The only other film noir reference book that includes Daisy Kenyon is the Film Noir Bible (Wampa 12, 2004, 623), which says, “[T]he disappointing ending takes this out of noir territory.” I disagree, on two counts. First, how a film ends shouldn’t determine whether it is a noir. Second, the end of Daisy Kenyon clinches the case that it is a noir.
In addition to the film’s superbly noirish mise-en-scene, no fewer than four persons are noir characters, albeit at different points in the story. In the first half of the film, Peter is a noir character. However, once Daisy says she loves him, his weltanshaung stops being bleak, and he stops having nightmares.
Dan makes his wife, Lucille, into a noir character. She is so embittered at his loveless treatment of her that she vents her anger on their daughters, even physically abusing the youngest. She sues Dan for divorce, but she doesn’t imagine he will give up the children for Daisy. When he calls her bluff, to her dismay, she loses the man she loves and she becomes fully responsible for raising the girls, which she knows is too much for her. As Dan exits the court, he doesn’t just haughtily leave Lucille in misery, he callously leaves his daughters prey to her vengeance.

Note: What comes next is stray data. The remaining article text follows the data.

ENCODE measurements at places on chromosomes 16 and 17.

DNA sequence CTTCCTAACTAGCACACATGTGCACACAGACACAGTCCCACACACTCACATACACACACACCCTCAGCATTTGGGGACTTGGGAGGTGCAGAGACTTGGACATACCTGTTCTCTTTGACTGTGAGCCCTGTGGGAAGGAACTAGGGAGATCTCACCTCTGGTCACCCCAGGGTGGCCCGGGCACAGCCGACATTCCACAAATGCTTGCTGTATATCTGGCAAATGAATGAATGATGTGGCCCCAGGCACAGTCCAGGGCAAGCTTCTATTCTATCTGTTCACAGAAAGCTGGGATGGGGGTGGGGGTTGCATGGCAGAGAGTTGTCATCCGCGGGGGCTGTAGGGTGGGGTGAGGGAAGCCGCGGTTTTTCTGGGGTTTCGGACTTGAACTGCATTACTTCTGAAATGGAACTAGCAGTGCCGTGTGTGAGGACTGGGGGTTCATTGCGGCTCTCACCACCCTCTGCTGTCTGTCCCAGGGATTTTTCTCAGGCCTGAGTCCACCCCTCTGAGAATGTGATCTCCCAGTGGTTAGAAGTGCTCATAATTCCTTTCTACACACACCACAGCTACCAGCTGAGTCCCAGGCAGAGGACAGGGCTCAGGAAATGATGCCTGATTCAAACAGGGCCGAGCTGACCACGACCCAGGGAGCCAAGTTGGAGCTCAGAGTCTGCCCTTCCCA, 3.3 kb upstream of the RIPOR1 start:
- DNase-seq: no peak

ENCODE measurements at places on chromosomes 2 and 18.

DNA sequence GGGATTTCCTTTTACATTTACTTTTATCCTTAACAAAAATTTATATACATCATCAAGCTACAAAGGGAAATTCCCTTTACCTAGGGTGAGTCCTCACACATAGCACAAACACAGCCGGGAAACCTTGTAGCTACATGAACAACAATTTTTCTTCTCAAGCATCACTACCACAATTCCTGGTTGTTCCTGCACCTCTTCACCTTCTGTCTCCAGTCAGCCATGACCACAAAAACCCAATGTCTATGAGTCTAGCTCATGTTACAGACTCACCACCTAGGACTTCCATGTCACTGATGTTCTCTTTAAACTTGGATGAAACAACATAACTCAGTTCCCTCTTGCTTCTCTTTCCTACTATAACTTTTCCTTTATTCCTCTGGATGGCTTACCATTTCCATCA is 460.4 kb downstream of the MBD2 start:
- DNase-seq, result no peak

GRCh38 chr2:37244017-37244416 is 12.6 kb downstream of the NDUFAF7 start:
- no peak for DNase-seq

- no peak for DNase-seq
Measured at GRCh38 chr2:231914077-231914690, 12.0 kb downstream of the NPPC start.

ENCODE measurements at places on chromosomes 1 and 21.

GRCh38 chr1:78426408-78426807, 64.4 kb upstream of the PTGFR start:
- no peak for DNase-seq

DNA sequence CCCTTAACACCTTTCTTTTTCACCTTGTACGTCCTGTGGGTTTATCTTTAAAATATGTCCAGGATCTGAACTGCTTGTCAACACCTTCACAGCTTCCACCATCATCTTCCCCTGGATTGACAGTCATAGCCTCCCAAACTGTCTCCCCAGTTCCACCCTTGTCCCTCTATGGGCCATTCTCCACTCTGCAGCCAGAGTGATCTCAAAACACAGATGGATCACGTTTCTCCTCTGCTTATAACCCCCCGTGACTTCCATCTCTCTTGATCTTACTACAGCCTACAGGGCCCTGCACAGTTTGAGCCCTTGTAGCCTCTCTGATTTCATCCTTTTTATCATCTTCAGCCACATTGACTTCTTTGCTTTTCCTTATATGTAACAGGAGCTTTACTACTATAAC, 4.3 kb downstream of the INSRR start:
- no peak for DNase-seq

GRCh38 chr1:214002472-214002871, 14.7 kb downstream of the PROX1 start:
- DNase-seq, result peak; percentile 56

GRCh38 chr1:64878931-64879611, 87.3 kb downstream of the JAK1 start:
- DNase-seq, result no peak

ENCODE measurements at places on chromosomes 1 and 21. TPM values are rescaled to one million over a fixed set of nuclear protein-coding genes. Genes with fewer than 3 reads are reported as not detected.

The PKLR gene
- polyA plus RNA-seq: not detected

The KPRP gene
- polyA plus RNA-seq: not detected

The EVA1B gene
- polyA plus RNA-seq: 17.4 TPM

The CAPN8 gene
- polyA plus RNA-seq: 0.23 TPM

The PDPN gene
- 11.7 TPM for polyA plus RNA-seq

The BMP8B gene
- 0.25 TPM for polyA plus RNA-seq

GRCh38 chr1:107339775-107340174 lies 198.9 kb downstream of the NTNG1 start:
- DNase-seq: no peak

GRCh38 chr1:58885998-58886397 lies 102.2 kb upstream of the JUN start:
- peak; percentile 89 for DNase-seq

Near the end of the film, Dan’s unrelenting pursuit of Daisy drives her, figuratively and literally, over the edge. Not long after she arrives home on the Cape, she gets a phone call from Dan. He is with Peter and they are coming to the house. She hangs up. The phone rings again, louder and louder. There is an expressionistic (if not surrealistic) closeup of the telephone. Daisy runs outside, gets in her car and speeds off down an icy backroad. The ringing persists on the soundtrack. Daisy loses control and the car overturns into a snowbank. (I agree with Hirsch that the scene lacks a dramatic wallop, but during this episode Daisy is absolutely a noir character.) Uninjured in the crash, Daisy walks home. Dan and Peter are already there, playing cards. Daisy is now strong enough to break up with Dan for good.
The final and most emphatic noir character is Dan. This is shown by the visual style and the plot. Dan is not only in scenes without music, he is in scenes suffused in chiaroscuro. At the start of the film, he is thoroughly in control of and successful in all of his personal relationships. At the end of the film, he is smashed. The narrative is not only about Daisy getting the right man; it’s also about the decline and fall of the wrong man.
Dan’s life is ruined not because he committed a crime but because he wouldn’t commit to Daisy when he could have had her. As a Master of the Universe, he wanted it all: his family and also his affair. But, as with any important noir character, he winds up with nothing. Because Dan will have to live the rest of his life without the love of his life, the ending of Daisy Kenyon takes us to the veritable heart of noir territory.